These have been difficult to handicap in-season, because deGrom has forced his way into the conversation as a pitcher (three winners in 31 years) and Ohtani is doing unprecedented things as a two-way star.
At present, we seemingly have a two-horse race in both leagues.
Like with pitchers, WAR holds a lot of weight for MVP candidates as well. Twenty of the last 22 winners finished top three in WAR in their respective league.
Other stats that correlate highly to MVP winners include OPS, batting average, team winning percentage, RBIs, Home Runs and Steals.
Ronald Acuna Jr.’s season-ending injury has made the NL race a two-way battle between deGrom (projected 8.4 WAR) and Fernando Tatis Jr. (projected 6.3 WAR). That said, I think it’s deGrom’s race to lose as an odds-on favorite (-105 at FanDuel).
Trea Turner (6.1 WAR) is the only other position player projected to finish within range of Tatis, ahead of his teammate Juan Soto (5.0 WAR), who was my preseason selection.
I added Max Muncy (5.4 WAR, third amongst NL hitters) at +10000 more than a month ago and his odds (+5500 at DraftKings) have halved since that time.
I would still sprinkle Muncy at that price and feel similarly about Turner (+5000 at William Hill), but I would be surprised if deGrom or Tatis fails to secure the hardware.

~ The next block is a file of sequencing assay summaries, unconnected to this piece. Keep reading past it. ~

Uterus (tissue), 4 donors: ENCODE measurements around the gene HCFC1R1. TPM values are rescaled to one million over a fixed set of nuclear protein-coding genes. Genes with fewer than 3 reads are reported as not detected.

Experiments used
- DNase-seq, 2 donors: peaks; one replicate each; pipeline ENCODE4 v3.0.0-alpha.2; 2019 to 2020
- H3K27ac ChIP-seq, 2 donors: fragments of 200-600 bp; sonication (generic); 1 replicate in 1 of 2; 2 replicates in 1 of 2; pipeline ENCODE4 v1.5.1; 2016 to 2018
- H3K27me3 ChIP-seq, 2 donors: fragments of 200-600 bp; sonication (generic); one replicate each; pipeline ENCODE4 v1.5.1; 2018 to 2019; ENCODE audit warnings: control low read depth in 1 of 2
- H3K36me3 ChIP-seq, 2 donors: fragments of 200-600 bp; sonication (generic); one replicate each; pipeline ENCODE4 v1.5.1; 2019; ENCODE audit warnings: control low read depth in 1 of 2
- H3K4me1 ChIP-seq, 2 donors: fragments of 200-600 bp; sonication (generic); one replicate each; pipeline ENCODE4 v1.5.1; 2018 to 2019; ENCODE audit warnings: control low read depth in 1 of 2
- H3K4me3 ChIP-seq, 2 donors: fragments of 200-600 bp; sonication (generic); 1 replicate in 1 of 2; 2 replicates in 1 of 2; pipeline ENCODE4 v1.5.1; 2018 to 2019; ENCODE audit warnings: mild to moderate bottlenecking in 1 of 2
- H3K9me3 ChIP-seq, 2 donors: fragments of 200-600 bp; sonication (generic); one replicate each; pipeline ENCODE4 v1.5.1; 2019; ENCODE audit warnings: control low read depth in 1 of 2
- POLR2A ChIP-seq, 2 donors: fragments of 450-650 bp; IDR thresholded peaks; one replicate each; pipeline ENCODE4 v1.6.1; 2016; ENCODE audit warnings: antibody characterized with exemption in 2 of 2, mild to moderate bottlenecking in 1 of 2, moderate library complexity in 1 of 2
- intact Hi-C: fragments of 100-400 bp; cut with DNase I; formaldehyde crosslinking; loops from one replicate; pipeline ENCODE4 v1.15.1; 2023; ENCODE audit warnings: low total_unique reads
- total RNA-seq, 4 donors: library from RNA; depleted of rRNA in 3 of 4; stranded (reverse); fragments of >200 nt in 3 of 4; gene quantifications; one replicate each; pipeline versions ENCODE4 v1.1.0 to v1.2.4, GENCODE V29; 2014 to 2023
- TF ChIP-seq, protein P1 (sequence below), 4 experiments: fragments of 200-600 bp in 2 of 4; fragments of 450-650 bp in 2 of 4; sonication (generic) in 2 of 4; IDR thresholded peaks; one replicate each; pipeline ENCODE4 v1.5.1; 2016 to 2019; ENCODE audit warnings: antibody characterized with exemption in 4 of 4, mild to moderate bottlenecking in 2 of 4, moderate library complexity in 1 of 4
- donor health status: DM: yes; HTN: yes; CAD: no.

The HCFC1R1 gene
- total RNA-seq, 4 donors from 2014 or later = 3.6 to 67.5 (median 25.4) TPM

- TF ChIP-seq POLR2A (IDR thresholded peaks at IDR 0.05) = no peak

In the American League, Shohei Ohtani (-290 at FanDuel) projects for 6.0 WAR as a hitter and 2.5 WAR as a pitcher, putting him ahead of deGrom in total value (8.5 WAR) and well ahead of other AL contenders like Vlad Guerrero Jr. (6.9 WAR), Carlos Correa (6.1 WAR), Marcus Semien (5.8 WAR), Xander Bogaerts (5.8 WAR), Aaron Judge (5.7 WAR), Jose Ramirez (5.5 WAR) and Rafael Devers (5.4 WAR) overall.
Ohtani projects to finish with 54 homers, 112 RBI, 116 Runs, and 21 steals as a hitter, never mind his pitching stats. And that home-run total would ruin any hopes of a triple crown for Guerrero (+250 at DraftKings).
I doubt that voters are inclined to select any Astros for awards consideration, but Correa (+8000 at William Hill) seems like an obvious longshot MVP selection. Semien (+6000 at William Hill) has an argument, too, given their respective projections.
I have some preseason action on Ramirez (currently +5000 at FanDuel) and he gets impossibly hot from time to time l, but I think that ship has sailed unless Cleveland upends the AL Central race.
Correa (+8000) and Semien (+6000) in the AL, along with Muncy (+5000) and Turner (+5000) in the NL, would be my longshot MVP selections at this point, but I don’t think any of them are worth more than a small taste.